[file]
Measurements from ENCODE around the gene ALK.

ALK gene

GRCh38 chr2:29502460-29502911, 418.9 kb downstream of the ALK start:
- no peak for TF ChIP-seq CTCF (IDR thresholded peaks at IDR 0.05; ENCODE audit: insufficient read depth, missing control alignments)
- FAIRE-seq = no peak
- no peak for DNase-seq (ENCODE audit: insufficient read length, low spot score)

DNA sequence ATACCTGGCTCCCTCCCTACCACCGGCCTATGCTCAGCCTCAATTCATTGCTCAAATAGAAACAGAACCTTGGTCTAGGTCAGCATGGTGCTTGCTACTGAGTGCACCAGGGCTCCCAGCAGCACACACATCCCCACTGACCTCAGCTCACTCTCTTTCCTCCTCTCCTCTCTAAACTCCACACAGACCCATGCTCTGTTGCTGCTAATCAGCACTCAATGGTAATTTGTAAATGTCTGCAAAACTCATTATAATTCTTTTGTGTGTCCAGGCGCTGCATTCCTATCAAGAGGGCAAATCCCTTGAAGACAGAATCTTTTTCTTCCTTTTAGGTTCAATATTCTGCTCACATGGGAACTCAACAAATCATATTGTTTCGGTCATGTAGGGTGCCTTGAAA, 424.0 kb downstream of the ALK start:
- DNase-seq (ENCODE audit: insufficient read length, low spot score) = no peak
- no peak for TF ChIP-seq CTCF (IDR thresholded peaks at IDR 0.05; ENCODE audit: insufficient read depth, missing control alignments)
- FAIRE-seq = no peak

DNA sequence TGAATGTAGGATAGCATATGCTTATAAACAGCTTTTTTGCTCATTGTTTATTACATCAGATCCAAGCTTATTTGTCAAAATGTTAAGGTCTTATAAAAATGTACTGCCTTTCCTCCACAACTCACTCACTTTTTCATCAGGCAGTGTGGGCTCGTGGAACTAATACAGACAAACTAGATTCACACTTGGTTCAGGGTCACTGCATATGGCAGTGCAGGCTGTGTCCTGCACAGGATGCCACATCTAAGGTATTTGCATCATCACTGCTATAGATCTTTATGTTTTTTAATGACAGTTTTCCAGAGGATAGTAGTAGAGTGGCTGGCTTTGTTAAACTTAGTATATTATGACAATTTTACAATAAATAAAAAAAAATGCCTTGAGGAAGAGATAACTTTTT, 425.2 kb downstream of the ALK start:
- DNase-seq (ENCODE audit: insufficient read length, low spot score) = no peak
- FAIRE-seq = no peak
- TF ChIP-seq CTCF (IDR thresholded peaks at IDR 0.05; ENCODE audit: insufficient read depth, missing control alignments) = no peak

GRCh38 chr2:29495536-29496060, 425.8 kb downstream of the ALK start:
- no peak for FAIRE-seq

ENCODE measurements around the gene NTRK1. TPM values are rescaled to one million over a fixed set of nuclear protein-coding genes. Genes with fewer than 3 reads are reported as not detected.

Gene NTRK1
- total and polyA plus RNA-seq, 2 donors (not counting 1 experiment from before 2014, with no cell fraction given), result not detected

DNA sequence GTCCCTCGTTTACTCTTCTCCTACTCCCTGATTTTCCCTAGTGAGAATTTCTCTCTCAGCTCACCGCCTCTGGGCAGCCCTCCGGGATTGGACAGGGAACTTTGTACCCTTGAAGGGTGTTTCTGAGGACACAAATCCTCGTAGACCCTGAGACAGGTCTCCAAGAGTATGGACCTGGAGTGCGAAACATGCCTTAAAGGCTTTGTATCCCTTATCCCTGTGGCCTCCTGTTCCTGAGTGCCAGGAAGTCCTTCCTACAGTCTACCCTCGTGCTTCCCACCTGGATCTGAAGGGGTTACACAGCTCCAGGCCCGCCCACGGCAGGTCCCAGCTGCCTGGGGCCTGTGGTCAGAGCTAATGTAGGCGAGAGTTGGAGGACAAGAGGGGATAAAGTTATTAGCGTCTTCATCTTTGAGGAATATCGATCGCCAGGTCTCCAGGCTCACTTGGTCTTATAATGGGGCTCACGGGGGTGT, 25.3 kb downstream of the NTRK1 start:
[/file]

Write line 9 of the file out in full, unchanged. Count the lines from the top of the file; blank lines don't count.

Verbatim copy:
- no peak for TF ChIP-seq CTCF (IDR thresholded peaks at IDR 0.05; ENCODE audit: insufficient read depth, missing control alignments)